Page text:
Trump's Supreme Court Wishlist Won't Work This Time - 2020-09-10
In May 2016, Donald Trump made an unprecedented decision to reveal the individuals he would consider for the Supreme Court if elected. That shortlist might have won him that election. Exit polling and longer-term studies showed that a substantial number of GOP voters turned out for Trump because of the primacy of the Supreme Court in their concerns, including some who were repulsed by him but enticed by the dream of finally, after decades of effort and funding, capturing the federal judiciary for a generation. Trump, who campaigned among religious voters by telling them they had no other option, rewarded these voters when he became president, by ramming through not just two conservative Supreme Court justices but more than 200 lower court federal judges in record time. We are now blessed with judges who degrade transgender people, defend police brutality, defy abortion precedent, flout judicial ethics, run interference for their benefactor, and write Breitbart-style screeds about the evils of gun safety laws. Some of these new judges had never tried a case. Some of them haven't even been lawyers for a decade.
On Wednesday, Trump tried to revive the practical magic of that fateful 2016 announcement. It fell flat. In a bored and listless tone, the president rattled off 20 additions to the original Supreme Court shortlist, for a grand total of 45 contestants for a vacancy that does not yet exist. New picks include Sens. Ted Cruz, Tom Cotton, and Josh Hawley, alongside lower court Trump judges and a few administration officials who've been extra obsequious to the boss. He sounded most enthusiastic when claiming that Joe Biden's "radical justices" would "erase national borders, cripple police departments, and grant new protections to anarchists, rioters, violent criminals, and terrorists." But even this perfunctory recitation of American Carnage: SCOTUS Edition cannot gin up the same kind of energy the first list imparted to his campaign. The 20 new names won't sway anyone this time, not just because they aren't very interesting, but because there is no one left to convince: Everyone who is planning to vote for Trump because of the Supreme Court made up their minds long ago.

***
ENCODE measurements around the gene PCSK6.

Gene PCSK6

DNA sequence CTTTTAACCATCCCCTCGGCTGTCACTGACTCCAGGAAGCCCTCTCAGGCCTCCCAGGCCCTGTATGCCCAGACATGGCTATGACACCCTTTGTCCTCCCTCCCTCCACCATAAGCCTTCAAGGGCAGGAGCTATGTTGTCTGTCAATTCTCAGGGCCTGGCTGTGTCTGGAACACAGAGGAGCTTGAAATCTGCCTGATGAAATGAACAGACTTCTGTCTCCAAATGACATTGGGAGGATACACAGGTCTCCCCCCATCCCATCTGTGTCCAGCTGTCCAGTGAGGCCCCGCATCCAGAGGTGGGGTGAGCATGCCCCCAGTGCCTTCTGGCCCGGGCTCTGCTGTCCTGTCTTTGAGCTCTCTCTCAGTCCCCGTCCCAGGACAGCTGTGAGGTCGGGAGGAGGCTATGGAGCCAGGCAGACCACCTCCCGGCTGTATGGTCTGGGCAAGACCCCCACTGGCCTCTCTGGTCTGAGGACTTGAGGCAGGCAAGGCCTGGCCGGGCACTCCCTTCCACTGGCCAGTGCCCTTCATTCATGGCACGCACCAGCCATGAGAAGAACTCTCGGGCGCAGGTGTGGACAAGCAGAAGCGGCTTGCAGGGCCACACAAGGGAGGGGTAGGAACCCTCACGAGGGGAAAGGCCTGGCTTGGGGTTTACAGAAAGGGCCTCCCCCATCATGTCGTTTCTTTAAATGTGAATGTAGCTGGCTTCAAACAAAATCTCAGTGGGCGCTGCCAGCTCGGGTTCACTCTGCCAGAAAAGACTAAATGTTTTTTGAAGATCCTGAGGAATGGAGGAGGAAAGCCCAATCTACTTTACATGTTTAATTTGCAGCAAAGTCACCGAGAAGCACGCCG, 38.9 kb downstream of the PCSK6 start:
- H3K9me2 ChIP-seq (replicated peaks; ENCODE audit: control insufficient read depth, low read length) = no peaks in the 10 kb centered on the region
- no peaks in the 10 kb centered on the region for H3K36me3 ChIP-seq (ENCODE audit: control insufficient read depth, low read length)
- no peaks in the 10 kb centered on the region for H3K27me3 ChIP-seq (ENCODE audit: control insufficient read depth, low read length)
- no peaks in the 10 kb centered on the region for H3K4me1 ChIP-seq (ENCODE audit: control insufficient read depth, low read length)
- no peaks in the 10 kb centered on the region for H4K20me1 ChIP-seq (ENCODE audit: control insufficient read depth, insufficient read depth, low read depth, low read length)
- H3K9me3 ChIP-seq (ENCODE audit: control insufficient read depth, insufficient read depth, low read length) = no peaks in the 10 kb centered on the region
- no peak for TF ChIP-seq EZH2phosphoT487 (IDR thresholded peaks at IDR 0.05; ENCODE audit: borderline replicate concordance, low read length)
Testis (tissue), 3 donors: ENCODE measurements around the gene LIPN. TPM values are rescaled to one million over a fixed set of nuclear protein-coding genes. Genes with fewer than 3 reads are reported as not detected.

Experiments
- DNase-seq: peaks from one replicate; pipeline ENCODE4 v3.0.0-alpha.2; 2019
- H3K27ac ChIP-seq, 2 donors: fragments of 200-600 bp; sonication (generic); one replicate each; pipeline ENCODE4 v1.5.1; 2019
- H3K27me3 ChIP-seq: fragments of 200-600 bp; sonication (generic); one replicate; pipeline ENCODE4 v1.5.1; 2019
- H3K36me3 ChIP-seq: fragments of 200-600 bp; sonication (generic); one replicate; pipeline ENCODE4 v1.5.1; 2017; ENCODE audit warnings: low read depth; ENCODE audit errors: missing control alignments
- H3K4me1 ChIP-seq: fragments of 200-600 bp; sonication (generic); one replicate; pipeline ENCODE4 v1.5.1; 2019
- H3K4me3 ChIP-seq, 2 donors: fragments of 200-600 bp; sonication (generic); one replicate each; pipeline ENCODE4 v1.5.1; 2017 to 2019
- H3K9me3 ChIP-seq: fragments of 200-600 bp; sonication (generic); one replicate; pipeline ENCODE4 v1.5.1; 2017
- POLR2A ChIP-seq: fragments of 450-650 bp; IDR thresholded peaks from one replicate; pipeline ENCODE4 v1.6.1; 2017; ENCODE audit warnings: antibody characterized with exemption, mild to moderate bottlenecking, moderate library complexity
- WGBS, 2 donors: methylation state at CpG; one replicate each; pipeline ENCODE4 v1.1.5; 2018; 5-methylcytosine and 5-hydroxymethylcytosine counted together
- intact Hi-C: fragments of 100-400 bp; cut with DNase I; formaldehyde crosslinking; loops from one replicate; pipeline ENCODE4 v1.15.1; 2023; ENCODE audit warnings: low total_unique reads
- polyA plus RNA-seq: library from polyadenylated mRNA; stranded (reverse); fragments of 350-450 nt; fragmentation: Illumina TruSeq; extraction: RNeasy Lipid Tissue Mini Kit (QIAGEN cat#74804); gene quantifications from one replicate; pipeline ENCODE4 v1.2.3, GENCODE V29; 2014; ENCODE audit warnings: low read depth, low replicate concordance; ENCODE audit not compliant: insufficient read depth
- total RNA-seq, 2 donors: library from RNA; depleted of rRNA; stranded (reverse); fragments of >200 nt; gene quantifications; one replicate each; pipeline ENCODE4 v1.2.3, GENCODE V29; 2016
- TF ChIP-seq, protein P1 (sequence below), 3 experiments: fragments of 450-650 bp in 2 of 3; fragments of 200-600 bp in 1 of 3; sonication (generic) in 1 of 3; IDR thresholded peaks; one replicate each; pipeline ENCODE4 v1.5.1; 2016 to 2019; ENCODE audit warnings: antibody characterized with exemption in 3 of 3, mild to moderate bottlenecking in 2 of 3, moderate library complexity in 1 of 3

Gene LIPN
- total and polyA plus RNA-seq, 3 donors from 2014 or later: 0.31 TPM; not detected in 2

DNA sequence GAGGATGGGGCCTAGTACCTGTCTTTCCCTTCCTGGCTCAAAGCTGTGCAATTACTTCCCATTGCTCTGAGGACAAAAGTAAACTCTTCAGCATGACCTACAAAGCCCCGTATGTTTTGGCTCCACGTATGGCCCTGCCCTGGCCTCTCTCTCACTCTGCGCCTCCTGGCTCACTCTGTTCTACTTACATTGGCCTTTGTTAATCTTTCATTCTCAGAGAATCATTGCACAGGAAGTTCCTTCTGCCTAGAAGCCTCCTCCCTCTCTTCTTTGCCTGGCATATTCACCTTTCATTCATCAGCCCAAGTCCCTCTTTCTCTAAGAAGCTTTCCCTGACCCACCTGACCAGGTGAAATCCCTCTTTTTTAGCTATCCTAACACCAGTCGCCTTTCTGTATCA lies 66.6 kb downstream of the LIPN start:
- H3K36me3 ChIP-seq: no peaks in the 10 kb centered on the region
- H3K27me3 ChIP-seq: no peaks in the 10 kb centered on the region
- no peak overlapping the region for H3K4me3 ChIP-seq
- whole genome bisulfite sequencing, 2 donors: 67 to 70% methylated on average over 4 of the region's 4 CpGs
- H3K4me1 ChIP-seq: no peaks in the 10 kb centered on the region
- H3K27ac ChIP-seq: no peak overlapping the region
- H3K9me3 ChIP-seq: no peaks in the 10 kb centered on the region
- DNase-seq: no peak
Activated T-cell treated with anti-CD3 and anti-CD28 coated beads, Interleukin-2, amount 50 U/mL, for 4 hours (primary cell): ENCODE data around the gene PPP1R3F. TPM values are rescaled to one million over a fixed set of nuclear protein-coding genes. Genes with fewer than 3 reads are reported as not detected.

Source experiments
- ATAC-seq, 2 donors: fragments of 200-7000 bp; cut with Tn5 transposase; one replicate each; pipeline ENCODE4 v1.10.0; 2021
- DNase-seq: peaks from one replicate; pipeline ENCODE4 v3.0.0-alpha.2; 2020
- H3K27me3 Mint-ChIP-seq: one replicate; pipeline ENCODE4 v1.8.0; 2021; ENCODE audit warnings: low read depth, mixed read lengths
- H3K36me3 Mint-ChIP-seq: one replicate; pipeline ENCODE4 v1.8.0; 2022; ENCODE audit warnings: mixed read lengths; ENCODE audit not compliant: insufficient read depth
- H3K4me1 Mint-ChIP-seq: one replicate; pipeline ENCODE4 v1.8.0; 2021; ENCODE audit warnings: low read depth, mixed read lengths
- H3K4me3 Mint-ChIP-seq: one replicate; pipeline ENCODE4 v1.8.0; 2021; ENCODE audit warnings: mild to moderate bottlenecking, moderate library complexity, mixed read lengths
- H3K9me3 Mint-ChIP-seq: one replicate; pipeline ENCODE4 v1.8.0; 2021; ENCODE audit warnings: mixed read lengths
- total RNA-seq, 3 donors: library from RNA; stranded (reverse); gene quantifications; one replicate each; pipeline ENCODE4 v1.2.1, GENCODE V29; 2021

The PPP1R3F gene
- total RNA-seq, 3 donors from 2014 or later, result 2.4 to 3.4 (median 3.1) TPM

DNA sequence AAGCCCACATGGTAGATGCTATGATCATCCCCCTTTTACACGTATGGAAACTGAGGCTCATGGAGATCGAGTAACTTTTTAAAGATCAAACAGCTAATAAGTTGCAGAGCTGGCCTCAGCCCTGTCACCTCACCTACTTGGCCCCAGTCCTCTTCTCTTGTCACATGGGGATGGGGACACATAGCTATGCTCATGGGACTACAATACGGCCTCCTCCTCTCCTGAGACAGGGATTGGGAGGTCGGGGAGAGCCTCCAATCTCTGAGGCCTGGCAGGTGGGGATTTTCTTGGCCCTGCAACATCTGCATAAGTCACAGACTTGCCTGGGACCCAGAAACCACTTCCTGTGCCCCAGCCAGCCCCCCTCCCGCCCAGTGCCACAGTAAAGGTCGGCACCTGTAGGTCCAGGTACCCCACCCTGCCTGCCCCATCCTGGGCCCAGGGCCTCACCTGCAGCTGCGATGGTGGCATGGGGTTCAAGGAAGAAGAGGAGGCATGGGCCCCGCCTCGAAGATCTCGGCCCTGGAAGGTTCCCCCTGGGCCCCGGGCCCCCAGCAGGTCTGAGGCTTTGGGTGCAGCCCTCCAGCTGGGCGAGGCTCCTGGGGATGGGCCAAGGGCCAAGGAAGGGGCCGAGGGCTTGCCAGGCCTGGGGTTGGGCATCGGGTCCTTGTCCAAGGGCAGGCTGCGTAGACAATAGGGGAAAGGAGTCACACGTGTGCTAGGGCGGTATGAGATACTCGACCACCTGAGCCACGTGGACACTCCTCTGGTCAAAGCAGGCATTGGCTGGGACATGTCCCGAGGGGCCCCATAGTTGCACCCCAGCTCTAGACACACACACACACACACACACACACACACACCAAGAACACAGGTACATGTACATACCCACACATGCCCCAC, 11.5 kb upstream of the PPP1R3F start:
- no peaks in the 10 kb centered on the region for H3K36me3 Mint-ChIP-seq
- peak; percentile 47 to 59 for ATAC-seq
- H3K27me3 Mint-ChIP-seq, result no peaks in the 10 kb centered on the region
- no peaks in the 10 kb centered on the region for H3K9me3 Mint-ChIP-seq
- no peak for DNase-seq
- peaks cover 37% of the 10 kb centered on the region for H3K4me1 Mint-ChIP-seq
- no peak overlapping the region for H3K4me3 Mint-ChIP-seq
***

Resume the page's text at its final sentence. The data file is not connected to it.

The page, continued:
There are no more Trump-skeptic conservatives to pick off because seizing the judiciary for the far right is one promise that the president has actually kept. In 2016, it was still an open question whether Trump would appoint a Federalist Society golden boy (as his supporters hoped) or Miss Kentucky (as they feared). On the campaign trail, he sounded like a wild card, even musing about appointing his own sister, a moderate federal appeals court judge. (His sister will be unlikely to get the nod this time.) But to the Republican establishment, a moderate SCOTUS nominee was even more horrifying than the prospect of an unqualified one. Trump fell in line after then–campaign counsel Don McGahn outsourced the judge issue to Leonard Leo, then-head of the Federalist Society. More so than usual, the Supreme Court was on the ballot: The next president would select Justice Antonin Scalia's successor, since the Senate Republicans refused to let President Barack Obama fill the seat. Leo helped Trump assure anxious voters that he would replace Scalia with another arch-conservative. That was what "the list" served to secure.